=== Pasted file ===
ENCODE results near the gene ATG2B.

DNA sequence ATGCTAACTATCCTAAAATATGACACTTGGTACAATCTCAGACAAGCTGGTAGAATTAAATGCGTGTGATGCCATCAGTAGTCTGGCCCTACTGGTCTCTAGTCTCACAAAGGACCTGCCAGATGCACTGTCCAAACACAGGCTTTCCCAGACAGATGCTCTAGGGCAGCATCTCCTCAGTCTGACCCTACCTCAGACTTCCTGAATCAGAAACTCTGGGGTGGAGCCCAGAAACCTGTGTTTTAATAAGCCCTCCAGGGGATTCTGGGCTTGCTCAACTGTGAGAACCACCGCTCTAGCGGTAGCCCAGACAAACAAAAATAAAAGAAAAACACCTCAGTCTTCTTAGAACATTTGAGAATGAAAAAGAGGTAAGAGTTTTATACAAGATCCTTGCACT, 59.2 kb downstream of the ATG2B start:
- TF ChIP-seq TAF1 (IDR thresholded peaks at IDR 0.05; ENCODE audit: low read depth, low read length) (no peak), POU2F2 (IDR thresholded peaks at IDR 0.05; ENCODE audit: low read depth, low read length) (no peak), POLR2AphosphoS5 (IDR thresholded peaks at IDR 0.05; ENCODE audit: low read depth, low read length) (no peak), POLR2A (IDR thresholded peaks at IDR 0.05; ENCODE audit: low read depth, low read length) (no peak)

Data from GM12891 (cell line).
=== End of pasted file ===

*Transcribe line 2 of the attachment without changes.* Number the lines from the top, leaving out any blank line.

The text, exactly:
DNA sequence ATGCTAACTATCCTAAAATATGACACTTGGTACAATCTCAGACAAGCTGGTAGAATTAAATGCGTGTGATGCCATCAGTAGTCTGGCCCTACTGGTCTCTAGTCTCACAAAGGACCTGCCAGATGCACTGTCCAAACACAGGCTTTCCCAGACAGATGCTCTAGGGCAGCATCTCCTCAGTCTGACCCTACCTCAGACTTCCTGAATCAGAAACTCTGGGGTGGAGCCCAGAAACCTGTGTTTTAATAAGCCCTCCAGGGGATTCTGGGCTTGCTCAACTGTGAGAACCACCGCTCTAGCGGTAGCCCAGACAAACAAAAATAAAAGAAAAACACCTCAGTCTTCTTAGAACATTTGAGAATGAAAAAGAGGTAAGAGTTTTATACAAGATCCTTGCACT, 59.2 kb downstream of the ATG2B start: